DOJ Amends and Clarifies the Temporary Suspension of Affirmative Civil Collection and Enforcement Activities During the COVID-19 Pandemic Regarding Affirmative Civil Enforcement Matters | Nelson Mullins Riley & Scarborough LLP
Dated by memorandum April 13, 2020, Corey F. Ellis, acting director of the US Department of Justice’s Executive Office (“DOJ”), has issued a memorandum to all United States Attorneys (USAOs) clarifying an earlier memorandum March 31, 2020 (entitled “Temporary Suspension of Affirmative Civil Collection and Enforcement Activities During the COVID-19 Pandemic”), which specifically addresses affirmative civil enforcement (ACE) issues. See attached March 31 and April 13th memos for more details. ACE matters as defined in the April 13 memo include: “False Claims Act, FIRREA, and other actions for damages, civil penalties, and / or fair remedies. “ACE Litigation” does not include lawsuits for claims for a specific amount referred by agencies, such as: See April 13th note on page 2, FN 1. Note that the provisions do not apply in criminal matters. the March 31 Memo should also not be construed as a weakening of other enforcement measures.
the March 31 memo announced a temporary suspension of affirmative debt collection and enforcement, which has been extended to include the deposit of liens. However, in the April 13th note To clarify, the DOJ states: “The placement of foreclosure liens on the debtor’s property directly protects the interests of the government and does not require any response from the debtor. Therefore, the temporary suspension – as it only relates to the deposit of liens – is lifted with immediate effect. ” See April 13th note on pages 1-2.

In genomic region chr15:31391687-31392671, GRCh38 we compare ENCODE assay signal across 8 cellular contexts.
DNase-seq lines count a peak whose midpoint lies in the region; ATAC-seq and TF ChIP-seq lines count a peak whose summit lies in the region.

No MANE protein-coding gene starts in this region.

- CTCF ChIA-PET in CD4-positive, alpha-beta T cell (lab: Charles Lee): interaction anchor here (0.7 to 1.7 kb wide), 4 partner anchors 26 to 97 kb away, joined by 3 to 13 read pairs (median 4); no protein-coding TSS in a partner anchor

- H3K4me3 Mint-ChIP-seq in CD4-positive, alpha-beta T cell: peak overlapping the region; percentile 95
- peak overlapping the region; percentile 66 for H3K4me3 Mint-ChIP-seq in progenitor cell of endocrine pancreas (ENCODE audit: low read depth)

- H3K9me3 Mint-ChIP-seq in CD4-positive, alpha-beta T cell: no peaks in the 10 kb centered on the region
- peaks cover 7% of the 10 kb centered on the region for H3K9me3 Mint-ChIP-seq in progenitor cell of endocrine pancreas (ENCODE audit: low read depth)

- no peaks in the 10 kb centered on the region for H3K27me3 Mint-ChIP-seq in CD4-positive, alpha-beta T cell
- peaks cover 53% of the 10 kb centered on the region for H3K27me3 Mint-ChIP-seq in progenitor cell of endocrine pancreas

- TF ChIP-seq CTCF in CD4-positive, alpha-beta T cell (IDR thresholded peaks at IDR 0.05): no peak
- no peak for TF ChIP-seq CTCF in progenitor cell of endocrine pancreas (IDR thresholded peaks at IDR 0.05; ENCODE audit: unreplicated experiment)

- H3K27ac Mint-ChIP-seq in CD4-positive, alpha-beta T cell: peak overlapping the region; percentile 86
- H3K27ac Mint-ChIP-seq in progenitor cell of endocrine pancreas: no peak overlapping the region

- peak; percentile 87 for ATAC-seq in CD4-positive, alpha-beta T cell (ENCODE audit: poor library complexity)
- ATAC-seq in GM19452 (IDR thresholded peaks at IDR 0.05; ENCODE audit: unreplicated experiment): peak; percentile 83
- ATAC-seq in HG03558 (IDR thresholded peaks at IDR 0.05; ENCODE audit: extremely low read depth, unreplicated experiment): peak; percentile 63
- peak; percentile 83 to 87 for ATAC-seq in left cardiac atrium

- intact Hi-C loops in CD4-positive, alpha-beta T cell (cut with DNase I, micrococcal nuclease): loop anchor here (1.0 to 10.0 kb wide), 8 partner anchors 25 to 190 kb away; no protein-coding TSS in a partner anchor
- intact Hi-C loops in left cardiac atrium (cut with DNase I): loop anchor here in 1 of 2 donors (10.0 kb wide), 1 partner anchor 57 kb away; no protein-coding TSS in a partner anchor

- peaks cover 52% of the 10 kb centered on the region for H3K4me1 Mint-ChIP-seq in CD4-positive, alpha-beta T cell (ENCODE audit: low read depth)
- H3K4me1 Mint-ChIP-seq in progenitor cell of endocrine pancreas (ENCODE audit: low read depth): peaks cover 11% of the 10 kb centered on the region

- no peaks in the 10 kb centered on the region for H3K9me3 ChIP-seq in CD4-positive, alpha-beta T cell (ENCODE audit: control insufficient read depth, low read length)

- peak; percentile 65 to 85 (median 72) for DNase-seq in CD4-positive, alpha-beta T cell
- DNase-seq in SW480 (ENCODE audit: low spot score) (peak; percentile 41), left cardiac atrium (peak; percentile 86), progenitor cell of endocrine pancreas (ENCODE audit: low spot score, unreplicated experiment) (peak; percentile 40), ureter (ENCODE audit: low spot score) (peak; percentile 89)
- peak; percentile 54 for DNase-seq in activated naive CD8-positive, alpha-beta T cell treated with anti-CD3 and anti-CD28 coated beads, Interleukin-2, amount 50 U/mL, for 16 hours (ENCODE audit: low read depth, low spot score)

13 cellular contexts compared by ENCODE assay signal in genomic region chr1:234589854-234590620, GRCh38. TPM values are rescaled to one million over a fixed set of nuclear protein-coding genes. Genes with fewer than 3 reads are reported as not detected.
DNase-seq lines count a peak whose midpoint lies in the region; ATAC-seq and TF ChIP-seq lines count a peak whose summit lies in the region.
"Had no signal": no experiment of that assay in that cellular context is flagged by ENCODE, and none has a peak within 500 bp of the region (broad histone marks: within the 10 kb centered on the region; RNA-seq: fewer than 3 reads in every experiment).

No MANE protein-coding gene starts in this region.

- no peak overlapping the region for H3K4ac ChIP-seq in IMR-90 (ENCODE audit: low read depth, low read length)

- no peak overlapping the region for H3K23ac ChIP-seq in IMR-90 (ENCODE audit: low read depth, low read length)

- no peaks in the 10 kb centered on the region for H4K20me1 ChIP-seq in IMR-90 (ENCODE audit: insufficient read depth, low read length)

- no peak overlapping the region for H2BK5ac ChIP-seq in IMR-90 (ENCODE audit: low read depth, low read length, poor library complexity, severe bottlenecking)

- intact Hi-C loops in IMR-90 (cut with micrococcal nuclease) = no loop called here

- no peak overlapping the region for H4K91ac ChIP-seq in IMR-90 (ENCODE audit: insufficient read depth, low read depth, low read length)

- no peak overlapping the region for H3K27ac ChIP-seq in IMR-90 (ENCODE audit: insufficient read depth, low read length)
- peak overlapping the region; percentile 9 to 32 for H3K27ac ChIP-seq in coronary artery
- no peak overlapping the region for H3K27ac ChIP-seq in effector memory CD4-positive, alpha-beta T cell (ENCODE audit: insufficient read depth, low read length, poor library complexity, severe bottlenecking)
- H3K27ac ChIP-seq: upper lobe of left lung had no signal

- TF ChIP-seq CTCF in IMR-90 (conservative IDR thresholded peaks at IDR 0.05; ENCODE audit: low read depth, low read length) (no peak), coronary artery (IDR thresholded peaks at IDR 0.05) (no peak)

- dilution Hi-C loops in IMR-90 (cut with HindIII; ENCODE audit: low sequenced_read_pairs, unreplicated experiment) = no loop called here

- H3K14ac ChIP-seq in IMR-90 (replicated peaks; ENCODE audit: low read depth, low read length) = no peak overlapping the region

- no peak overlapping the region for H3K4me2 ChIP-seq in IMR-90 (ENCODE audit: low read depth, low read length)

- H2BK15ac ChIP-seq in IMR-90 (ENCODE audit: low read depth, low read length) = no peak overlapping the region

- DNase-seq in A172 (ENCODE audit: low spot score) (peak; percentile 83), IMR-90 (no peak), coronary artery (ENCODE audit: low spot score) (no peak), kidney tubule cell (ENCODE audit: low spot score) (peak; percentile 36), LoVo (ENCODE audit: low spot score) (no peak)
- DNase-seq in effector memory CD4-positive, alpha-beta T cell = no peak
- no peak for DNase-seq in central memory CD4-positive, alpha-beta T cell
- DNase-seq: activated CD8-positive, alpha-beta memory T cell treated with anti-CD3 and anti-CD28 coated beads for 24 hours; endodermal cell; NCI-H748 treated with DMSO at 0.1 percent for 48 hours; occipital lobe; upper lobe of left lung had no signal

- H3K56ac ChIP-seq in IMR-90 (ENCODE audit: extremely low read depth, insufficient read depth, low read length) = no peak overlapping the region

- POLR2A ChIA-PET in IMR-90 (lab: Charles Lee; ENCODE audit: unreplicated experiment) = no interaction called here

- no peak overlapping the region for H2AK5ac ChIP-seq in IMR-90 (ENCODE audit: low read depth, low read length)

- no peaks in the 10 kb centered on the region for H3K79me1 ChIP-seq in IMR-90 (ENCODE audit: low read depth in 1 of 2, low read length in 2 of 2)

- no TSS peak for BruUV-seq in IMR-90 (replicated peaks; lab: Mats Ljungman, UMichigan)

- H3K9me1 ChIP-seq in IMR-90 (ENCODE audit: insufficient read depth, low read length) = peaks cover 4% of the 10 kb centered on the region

The April 13 memo also clarifies a number of questions that arose from the March 31 memo, including:
- There is no suspension of the U.S. Attorney’s (USAO) ability to act on ongoing ACE matters – pending litigation, appeals, or non-subject cases to final, non-appealable judgment.
- There is no limit to the collection of settlement payments by the USAO under a voluntary settlement agreement. This includes collecting settlement payments that would become due over time, including paying amounts that are due during the suspension period. These payments are not considered debts from “active payment plans with FLUs” within the meaning of the March 31st memo. April 13th note at 2 o’clock.
- There is no limit to redress, including default judgments, provided to the United States under the terms of a settlement agreement if the settlement agreement is in any way violated.
- In the event of a default judgment, the USAO cannot enforce the judgment until May 31, 2020 April 13th note provides that this will not affect accrued interest or any other amount that may become due due to payment delays and will not prevent USAO from obtaining a lien, determining the availability of assets for forfeiture, or taking any other action necessary in the interests of the Protect government. The USAO should take whatever action it deems necessary to prevent a defendant from attempting to squander or fraudulently transfer assets.
the April 13th note Reminds enforcement officers that while suspension language does not apply to ACE matters prior to the judgment, the intent of the memorandum is to “provide financial respite during the crisis” and that such relief may be appropriate in appropriate cases to consider. UASOs are “encouraged to act at their own discretion in negotiating suitable solutions in their ACE cases”. April 13th note on page 3. UASOs are reminded that they should make every effort to protect the interests of the government and that if it appears that an ACE defendant may file for bankruptcy, the USAOs should act to do so Protect the interests of the government as best we can, including consulting a bankruptcy advisor.
These memos should be carefully considered in seeking protection from the matters raised.